Satellite of Trabant
Manufacturer(s): Bennett, Turnagain / ARM, Maxwell, Chance (import)
Debut year: 1965
First UK produced: 1965
Last UK produced: 1983
Total UK number: around 40
Summary: Clever motion of an off-centre counter-rotating base. The ring of seats tilts drastically and then dives and climbs in a seemingly erratic fashion. This ride ushered in the era of advanced lighting techniques, forsaking traditional decor for stunning illumination. The ride became established as a reliable park attraction.
If any ride adopted a variety of names then this was the best example, travelling under the names Satellite, Trabant, Mexican Hat, Razzle Dazzle and Hully Gully. An original American design built by Chance, the ride became popular in Germany and took on the name Trabant, the German for Satellite. Its introduction into the UK paved an important part of our fairground heritage in that it helped to establish the Long Eaton based engineering company set up by Ivan Bennett. The machine was introduced with a full-page advertisement in World's Fair (9/1/65) stating that the Trabant (now to be known as Satellite), would be built by Ivan Bennett under licence from US company Chance. A short legal battle ran with Frank Codona about the production of the initial ride with Frank originally down to receive the first model. Technical details announced that the machine could sit on a single load, be built up by 2 men in 3 hours and had 20 seats and a wooden platform. A similar advertisement in June of that year listed the original list of orders placed including: Eddie Monte, Teddy Morley, Seldon (Rhyl), Botton Brothers (Battersea), S. Crow, Porthcawl Recreations, Martland Brothers (Southport), Margate Dreamland and Reuben Wilson (Great Yarmouth). Frank Codona never received the original ride, but after resolving his dispute with the company would later purchase his own machine, designed with a square front for maximum impact.
By October 1965 Ivan Bennett had secured a feature in the paper giving a potted history of the company and providing a glimpse at some of the key players in the next few decades of fairground engineering, including Pete Smith, who later developed Nottingham UK. The feature showed Ivan standing proudly in front of a Satellite in full flow at Nottingham Goose Fair, whilst his technical crew were photographed in the factory examining the interior of the recently developed full hydraulic Satellite, the UK's first fully hydraulic ride. Ivan Bennett, who began in the textile printing business, proudly proclaims this as the most progressive step ever taken in the ride business.
Bennett built around 24 Satellites, including 1 for Sweden and 1 for Australia, proving the theory that the ride would be a success. At the same time there was some swift changes of ownership and this, combined with the fact that the machines were remarkably similar in appearance, made tracking them an impossible task. The ride was brightly decorated with plastic panels, their interchangeable nature making any ride able to look like any other or totally different from itself in a previous guise. Whereas some rides began to drift on the fringes of the fairground and spend sporadic amounts of time in various parks, others became established on the circuit.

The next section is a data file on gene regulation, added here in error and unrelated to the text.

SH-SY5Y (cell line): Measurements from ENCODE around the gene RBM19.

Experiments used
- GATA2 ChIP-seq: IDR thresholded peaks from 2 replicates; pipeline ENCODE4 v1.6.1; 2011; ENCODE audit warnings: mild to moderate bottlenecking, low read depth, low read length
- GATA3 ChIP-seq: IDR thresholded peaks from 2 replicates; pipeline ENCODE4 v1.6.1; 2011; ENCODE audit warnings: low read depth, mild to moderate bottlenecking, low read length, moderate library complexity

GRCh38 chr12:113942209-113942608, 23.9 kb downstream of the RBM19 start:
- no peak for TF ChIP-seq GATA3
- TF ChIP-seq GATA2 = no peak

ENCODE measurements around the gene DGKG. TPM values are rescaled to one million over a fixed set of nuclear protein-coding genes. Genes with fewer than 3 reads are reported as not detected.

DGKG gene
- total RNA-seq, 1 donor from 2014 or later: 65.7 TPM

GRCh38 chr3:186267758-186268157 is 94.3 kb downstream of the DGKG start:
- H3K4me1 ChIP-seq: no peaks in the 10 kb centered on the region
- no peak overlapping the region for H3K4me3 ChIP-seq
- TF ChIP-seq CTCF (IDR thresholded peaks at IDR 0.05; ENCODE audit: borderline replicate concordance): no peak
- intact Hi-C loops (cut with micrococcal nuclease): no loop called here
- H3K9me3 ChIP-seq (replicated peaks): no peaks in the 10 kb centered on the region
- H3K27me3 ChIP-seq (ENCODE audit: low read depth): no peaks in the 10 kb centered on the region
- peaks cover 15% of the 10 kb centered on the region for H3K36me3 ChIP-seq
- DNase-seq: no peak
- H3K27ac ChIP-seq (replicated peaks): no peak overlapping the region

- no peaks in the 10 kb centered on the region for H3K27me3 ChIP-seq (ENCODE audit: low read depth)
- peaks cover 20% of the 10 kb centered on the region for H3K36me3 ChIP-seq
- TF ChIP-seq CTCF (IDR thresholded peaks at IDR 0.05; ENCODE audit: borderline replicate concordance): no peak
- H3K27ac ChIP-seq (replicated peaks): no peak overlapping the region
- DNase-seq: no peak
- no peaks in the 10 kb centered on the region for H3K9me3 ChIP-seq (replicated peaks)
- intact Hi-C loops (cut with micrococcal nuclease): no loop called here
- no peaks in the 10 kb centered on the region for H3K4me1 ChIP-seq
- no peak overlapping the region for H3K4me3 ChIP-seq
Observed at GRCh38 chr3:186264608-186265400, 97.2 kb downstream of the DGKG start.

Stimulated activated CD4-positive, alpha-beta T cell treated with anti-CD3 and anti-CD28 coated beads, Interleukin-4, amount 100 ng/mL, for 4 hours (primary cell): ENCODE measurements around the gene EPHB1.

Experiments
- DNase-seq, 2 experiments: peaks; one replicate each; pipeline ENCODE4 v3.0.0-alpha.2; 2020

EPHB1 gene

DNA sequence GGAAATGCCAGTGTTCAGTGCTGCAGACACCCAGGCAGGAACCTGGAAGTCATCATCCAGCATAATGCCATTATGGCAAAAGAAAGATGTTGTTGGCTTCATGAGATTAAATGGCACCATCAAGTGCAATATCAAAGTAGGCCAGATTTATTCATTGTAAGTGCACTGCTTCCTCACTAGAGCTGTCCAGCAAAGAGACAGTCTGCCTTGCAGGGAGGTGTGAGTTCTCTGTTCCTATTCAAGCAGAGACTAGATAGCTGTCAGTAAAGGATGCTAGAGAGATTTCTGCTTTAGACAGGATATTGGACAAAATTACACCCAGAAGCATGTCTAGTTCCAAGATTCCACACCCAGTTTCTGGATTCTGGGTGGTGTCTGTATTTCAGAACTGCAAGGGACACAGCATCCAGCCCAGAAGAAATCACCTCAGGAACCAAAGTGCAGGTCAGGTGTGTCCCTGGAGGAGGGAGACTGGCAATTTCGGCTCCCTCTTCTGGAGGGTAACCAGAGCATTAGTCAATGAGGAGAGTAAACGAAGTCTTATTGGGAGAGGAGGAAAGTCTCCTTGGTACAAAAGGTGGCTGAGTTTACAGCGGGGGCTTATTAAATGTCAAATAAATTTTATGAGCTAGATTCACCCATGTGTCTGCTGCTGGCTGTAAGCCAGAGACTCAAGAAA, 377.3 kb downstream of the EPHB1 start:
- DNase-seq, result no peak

Norman Print took over the Battersea machine and travelled this for 15 years before its sale to Ireland, Billy Crow made successful use of his ex-Porthcawl machine before this went over to Ireland, whilst S. Crow's 1965 Satellite spent 10 years in the north east before time with Michael Wallis, who fitted hoods onto the cars.
The Oxford based engineering company Turnagain / ARM took up manufacturing of the Trabant at the end of the 1970s, making a slightly more modern ride utilising a chequer-plate finish. The first machine was delivered to Keith James in time for Ilkeston Charter Fair in 1977, the company organising a coach trip from Oxford to celebrate this initial acheivement. Turnagain quickly developed an even more futuristic looking ride by adding a sloping floor and increasing the visual impact through added lighting. Sloped-floor machines were produced for John Manning, Billy Crow (Razzle Dazzle), Arthur Stevens (Hully Gully) and George Traylen (Galaxy). By the early 1980s the ride was starting to appear dated and Turnagain focussed their attention on providing standard machines for a number of Butlins parks.
Scottish company Maxwells also built a single Satellite, this machine having a long chain of owners before spending a long period at Mablethorpe amusement park.
Satellite variations existed in small amounts. The Gyro was a novelty travelled by Kenny Raywood and Claude Margett, with at least one juvenile Gyro also in existence. This juvenile machine was later converted into the 'Turbo' novelty travelled by the Wilmot family. A homemade Astronite was travelled by J. Peters, though this only lasted a short while.
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